To the chagrin of our college age sons who don’t enjoy change on the home front, we have just taken out an overgrown crab apple tree and added another bed to the vegetable garden. This means there is less lawn (a good thing), less room to kick a soccer ball (a good thing from my point of view, a bad thing from theirs), no place to hang the hammock (a very bad thing though neither of them will be here this summer to lie in it), and much more sun-kissed ground in which to plant additional vegetables (a very good thing).
The new bed is an in-ground bed (as opposed to the six raised beds built over a former driveway). I will fill it with ingredients for soup: potatoes, carrots, leeks, parsnips, tomatoes, onions and butternut squash (my other soup ingredients are already in the raised beds: garlic, more onions, spinach, beets, celery, peas, sorrel, parsley, oregano, marjoram, thyme, sage, parsley and bay).
We started working on the new bed by watching. No kidding. Once the crab apple came down, and the trees around the edges of the property started leafing out, we watched the progress of sun and shade across the lawn over the course of a week. There is no point in going to the trouble of putting in a new bed if it isn’t going to get enough light. After all, what do plants need to grow? A patch of healthy soil (there’s a topic for another column), good light, and water. Is there a place in your yard, in the front of the house, out back, in the side yard, where this trio of necessities exists?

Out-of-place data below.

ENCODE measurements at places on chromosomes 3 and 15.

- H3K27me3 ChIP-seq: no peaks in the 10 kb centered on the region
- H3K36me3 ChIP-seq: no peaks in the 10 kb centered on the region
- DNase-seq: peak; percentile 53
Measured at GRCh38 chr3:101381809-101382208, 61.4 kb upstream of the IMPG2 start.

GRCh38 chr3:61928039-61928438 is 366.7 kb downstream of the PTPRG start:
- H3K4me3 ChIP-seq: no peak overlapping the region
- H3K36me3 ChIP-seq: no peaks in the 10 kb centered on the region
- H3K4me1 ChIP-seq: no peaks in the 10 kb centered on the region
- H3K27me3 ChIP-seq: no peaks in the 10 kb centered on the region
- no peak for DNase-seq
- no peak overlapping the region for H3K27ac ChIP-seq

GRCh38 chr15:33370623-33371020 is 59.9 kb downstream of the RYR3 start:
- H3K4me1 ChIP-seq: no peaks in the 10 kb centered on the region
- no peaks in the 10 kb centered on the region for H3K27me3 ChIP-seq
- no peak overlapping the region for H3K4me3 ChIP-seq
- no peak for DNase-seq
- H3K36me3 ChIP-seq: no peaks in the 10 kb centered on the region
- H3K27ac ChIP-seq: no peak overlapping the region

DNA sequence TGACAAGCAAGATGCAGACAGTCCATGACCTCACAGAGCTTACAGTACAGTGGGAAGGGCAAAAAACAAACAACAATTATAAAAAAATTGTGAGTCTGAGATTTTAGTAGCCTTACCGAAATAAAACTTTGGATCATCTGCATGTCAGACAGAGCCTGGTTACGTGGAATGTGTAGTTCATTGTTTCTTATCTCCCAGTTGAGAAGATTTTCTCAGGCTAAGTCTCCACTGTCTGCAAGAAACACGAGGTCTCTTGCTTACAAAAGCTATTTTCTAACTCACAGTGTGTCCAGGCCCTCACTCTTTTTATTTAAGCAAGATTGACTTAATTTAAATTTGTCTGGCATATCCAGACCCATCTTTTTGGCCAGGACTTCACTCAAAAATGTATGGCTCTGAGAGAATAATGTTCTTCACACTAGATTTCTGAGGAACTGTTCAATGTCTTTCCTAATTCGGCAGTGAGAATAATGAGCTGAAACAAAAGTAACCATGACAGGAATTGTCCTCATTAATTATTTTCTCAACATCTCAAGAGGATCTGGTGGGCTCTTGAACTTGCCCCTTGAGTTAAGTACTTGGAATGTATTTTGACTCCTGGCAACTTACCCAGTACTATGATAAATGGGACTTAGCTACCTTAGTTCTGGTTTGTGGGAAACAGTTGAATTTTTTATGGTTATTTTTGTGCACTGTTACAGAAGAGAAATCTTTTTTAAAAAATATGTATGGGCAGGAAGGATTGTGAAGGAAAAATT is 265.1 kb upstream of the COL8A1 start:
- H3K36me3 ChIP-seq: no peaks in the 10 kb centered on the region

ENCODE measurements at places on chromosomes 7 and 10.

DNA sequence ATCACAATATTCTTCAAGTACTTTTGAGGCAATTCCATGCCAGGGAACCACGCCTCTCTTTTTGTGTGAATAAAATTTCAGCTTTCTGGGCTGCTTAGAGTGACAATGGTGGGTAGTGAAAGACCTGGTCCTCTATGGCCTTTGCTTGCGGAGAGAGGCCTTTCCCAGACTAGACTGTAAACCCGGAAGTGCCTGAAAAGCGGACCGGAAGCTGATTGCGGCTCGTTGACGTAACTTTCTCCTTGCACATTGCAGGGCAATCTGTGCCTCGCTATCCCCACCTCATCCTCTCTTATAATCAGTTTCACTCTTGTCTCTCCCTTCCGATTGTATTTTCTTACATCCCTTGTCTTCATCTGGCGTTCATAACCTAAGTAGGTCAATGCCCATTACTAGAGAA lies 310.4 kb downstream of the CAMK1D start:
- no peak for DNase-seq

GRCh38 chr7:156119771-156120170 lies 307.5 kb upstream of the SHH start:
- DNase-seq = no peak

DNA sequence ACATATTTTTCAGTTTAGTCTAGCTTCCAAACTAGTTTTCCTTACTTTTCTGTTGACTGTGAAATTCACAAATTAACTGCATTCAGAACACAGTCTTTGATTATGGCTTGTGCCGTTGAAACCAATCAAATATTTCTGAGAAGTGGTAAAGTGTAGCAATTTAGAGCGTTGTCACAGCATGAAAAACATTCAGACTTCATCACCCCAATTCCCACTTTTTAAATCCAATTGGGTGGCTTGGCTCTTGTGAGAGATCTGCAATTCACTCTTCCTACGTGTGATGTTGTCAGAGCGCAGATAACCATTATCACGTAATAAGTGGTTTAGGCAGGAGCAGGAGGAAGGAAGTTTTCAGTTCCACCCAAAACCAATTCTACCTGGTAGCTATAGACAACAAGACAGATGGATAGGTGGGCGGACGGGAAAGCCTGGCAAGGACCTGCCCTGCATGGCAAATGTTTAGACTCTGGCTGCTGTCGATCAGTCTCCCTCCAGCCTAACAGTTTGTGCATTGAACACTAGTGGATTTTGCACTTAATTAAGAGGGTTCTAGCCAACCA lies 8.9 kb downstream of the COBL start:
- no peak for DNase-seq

In a small yard like mine, where the cast shadows from the house, the studio, the neighbor’s trees, and the hedges for privacy have their say, the movement of light and shade bears watching (my art students will be familiar with this since when I look at a subject, whether it be a portrait, a still life, or a landscape, I am most interested in the movement of light and shade).
Let’s face it: it is all about light.
When planning a garden, it makes sense to think about what it is you enjoy eating and therefore what it is that you literally wish to get from your garden. Do you yearn simply for fresh salads/greens that you can pick the minute before you eat? Or fresh tomatoes? A cutting garden for flowers? Edible flowers? A juice garden, such as the one Barbara wrote about? An herb garden? Or do you have enough room to plant it ALL?
My new bed is going to be a soup garden for several reasons: I have never had enough room to grow potatoes before. And potatoes will do well in a “sod garden” where we’ve rototilled several times, added soil with lots of compost and then turned it all over again. I do not have room in my raised beds for the spreading nature of butternut squash vines (even though I have grown them and the vines have eventually choked the paths where the stones are warm and fruit ripens quickly). And frankly, I just want more. Mine might be a small yard, covered primarily by a house and painting studio, but I can still fill a root cellar with homegrown organic produce, make healthy soups in the winter, and that makes me happy.